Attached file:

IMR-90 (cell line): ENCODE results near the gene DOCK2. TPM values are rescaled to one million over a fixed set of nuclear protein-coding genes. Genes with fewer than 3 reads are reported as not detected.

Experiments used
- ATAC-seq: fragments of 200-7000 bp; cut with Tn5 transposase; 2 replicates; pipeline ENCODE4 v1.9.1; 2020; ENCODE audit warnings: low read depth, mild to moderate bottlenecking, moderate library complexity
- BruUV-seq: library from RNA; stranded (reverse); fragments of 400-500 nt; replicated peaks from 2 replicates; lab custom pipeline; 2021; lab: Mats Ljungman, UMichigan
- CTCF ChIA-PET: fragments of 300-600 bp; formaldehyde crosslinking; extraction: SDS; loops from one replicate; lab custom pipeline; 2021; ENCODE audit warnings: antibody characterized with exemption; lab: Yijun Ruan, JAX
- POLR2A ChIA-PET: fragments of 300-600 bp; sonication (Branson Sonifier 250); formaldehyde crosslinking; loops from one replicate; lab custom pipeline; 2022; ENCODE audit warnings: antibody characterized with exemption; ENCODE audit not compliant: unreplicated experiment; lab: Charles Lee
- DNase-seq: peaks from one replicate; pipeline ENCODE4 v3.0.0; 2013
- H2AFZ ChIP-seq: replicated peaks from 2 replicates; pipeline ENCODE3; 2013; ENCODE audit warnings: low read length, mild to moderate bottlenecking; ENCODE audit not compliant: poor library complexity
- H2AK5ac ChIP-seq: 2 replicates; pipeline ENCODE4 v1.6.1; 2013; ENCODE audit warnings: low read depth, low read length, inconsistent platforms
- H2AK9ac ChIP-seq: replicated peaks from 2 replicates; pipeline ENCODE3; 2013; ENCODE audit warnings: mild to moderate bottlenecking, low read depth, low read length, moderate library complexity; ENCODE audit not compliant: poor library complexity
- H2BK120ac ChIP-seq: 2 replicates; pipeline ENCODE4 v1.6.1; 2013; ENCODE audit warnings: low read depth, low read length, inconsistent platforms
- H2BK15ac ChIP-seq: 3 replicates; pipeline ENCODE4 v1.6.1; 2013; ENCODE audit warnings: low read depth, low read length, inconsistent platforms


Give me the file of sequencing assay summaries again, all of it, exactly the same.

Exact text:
IMR-90 (cell line): ENCODE results near the gene DOCK2. TPM values are rescaled to one million over a fixed set of nuclear protein-coding genes. Genes with fewer than 3 reads are reported as not detected.

Experiments used
- ATAC-seq: fragments of 200-7000 bp; cut with Tn5 transposase; 2 replicates; pipeline ENCODE4 v1.9.1; 2020; ENCODE audit warnings: low read depth, mild to moderate bottlenecking, moderate library complexity
- BruUV-seq: library from RNA; stranded (reverse); fragments of 400-500 nt; replicated peaks from 2 replicates; lab custom pipeline; 2021; lab: Mats Ljungman, UMichigan
- CTCF ChIA-PET: fragments of 300-600 bp; formaldehyde crosslinking; extraction: SDS; loops from one replicate; lab custom pipeline; 2021; ENCODE audit warnings: antibody characterized with exemption; lab: Yijun Ruan, JAX
- POLR2A ChIA-PET: fragments of 300-600 bp; sonication (Branson Sonifier 250); formaldehyde crosslinking; loops from one replicate; lab custom pipeline; 2022; ENCODE audit warnings: antibody characterized with exemption; ENCODE audit not compliant: unreplicated experiment; lab: Charles Lee
- DNase-seq: peaks from one replicate; pipeline ENCODE4 v3.0.0; 2013
- H2AFZ ChIP-seq: replicated peaks from 2 replicates; pipeline ENCODE3; 2013; ENCODE audit warnings: low read length, mild to moderate bottlenecking; ENCODE audit not compliant: poor library complexity
- H2AK5ac ChIP-seq: 2 replicates; pipeline ENCODE4 v1.6.1; 2013; ENCODE audit warnings: low read depth, low read length, inconsistent platforms
- H2AK9ac ChIP-seq: replicated peaks from 2 replicates; pipeline ENCODE3; 2013; ENCODE audit warnings: mild to moderate bottlenecking, low read depth, low read length, moderate library complexity; ENCODE audit not compliant: poor library complexity
- H2BK120ac ChIP-seq: 2 replicates; pipeline ENCODE4 v1.6.1; 2013; ENCODE audit warnings: low read depth, low read length, inconsistent platforms
- H2BK15ac ChIP-seq: 3 replicates; pipeline ENCODE4 v1.6.1; 2013; ENCODE audit warnings: low read depth, low read length, inconsistent platforms